It took countless hours and two months of prep work, involving running under the hot sun at different hours of the day to work up to running the 140 km distance between Warangal and Hyderabad.

Six women, each with varying levels of fitness banded together for the challenge to drive home the point — that there is no age limit to getting fit — and also spread awareness about breast cancer. Their run, which began in Warangal on March 1, concluded on March 3 at the Nagole station.

“The first goal was to spread awareness among women about how important fitness has become in our life today. We have become so busy with work, personal commitments that we are not taking out time for ourselves and our body,” says Devyani Haldar, who is part of the Hyderabad Runners Society and has many marathons under her belt.

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While she and two other women — Vaishali Mane and Poonam Mehta — were experienced runners, the other three ladies — Leena Roy, Sarita Narmeta and Rajitha Mynampally — trained hard to increase their stamina for the arduous run ahead of them.

Leena who has been the ambassador of Pinkathon for the past two years had previously participated in 10k runs, but never in an ultramarathon like this. “It was the support of all the ladies and the support group that we all managed to come through with flying colours and without any injury in the three days. The two pacers who kept track of the group in the front and back ensured that everyone moved in tandem, especially on highways,” says 58-year-old Leena.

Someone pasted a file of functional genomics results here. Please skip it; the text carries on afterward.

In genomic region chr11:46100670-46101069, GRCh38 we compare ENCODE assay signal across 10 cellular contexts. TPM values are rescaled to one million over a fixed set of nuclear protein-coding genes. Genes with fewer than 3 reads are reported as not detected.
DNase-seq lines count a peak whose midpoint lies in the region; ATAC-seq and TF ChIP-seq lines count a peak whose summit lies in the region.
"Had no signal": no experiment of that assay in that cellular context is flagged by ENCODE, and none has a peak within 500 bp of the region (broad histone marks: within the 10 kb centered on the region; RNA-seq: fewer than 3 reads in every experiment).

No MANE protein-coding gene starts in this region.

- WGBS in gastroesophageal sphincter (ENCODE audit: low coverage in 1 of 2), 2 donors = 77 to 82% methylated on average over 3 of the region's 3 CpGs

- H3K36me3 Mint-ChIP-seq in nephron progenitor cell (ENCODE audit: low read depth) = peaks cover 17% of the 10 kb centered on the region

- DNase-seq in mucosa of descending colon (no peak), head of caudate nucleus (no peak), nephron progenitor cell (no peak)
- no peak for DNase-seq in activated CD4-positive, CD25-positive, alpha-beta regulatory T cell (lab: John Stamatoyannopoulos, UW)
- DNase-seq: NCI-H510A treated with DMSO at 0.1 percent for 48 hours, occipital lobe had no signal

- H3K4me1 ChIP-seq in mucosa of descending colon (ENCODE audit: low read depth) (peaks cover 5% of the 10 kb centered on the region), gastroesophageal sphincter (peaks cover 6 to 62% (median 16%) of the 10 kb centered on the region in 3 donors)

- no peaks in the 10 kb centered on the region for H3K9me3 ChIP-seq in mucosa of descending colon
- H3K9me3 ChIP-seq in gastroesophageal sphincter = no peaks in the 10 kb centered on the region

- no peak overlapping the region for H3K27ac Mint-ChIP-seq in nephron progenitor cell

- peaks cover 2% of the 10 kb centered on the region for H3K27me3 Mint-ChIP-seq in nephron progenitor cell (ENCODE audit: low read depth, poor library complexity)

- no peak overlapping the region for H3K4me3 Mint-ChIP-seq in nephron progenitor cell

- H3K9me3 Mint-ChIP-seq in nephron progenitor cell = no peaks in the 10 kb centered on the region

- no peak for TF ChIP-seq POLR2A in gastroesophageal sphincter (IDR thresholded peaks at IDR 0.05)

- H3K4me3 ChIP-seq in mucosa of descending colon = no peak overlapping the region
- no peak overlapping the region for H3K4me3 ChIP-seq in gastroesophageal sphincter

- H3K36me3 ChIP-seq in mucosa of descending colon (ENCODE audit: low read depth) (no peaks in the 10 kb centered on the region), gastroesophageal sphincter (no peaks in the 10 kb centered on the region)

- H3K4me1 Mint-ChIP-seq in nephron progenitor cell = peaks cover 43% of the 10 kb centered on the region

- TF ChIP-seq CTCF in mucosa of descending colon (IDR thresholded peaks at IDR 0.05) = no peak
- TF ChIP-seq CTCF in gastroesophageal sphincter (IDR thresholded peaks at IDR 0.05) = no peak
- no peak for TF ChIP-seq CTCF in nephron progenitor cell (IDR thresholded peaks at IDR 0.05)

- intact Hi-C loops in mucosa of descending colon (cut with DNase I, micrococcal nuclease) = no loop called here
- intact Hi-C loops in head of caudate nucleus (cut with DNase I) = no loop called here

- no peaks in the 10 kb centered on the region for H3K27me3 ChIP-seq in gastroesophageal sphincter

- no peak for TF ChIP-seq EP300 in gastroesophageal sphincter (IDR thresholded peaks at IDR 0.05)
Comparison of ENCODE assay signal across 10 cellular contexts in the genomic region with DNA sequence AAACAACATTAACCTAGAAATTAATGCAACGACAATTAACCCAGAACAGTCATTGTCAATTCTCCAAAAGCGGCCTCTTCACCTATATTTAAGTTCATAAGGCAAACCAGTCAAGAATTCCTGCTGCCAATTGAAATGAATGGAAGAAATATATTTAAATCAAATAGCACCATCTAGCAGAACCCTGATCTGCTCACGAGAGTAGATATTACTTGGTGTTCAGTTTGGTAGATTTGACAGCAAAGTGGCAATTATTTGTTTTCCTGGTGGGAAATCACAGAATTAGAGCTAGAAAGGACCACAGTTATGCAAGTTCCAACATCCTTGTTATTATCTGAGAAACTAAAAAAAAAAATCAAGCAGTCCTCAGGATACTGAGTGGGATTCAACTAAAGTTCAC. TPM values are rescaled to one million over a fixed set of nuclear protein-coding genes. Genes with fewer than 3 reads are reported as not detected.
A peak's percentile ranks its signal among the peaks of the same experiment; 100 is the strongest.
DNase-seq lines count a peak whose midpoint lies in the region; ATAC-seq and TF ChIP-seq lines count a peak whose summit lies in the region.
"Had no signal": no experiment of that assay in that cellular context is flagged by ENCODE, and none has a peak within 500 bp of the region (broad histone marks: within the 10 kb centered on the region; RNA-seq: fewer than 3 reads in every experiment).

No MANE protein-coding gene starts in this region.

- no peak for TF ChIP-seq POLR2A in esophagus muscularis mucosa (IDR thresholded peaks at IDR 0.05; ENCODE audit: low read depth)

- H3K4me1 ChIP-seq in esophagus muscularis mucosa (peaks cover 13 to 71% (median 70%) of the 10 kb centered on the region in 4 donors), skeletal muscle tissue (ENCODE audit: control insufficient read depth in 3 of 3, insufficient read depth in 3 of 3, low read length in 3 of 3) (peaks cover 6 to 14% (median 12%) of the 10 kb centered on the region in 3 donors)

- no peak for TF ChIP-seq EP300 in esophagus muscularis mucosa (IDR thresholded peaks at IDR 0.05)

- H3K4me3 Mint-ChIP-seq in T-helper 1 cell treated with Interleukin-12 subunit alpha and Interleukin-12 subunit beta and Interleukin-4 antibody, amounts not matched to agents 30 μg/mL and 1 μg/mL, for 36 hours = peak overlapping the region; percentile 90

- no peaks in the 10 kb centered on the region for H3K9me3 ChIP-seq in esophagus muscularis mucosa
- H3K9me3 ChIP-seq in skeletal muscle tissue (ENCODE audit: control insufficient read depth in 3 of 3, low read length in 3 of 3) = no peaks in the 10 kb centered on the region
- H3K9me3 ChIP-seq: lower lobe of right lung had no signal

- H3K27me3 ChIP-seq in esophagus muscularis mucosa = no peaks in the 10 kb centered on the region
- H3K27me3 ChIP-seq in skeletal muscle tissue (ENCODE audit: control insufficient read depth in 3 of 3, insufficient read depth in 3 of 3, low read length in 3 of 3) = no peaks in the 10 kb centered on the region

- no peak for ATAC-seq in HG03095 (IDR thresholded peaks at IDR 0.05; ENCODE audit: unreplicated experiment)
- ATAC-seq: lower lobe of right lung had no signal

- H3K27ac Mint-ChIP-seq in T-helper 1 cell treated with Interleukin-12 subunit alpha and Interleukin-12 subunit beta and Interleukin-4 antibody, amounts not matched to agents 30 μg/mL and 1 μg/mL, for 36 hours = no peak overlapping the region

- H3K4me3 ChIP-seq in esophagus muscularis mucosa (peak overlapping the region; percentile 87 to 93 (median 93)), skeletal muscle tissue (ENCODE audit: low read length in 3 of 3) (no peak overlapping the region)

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Regular stops for water and sugarcane juice kept them hydrated and energetic for the run. Devyani, who had already run between Vijaywada and Hyderabad previously, guided the women on what challenges they might face and preventing any injuries that could arise during their run.

“When the run was flagged off from Thousand Pillar Temple by Milind Soman at 5:30 am, the temperature was alright. But, as we hit 11 am, the temperature rose and it was quite a task to keep moving. So, we had to time our runs, take a long lunch break and, then, start up again until dark,” explains Devyani.

Running on the highway in the wee hours meant poor visibility, so the pacers would carry torches to light the way ahead of them. The group covered 55 kms on Day 1, 48 kms on Day 2 and covered the remaining distance on the last day which concluded at Nagole station in Hyderabad.

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Apart from the support group which included a physiotherapist and a Pinkathon team which checked in with the ladies every 10 kms, the group of six encouraged and motivated each other when the energy levels flagged and some started to slow down.

They also encountered a fair bit of curious stares from the villagers who often stopped them to enquire about what they were doing. “It was quite an experience and, at the end of it, we all became one family, united in our efforts,” says Leena. #KhabarLive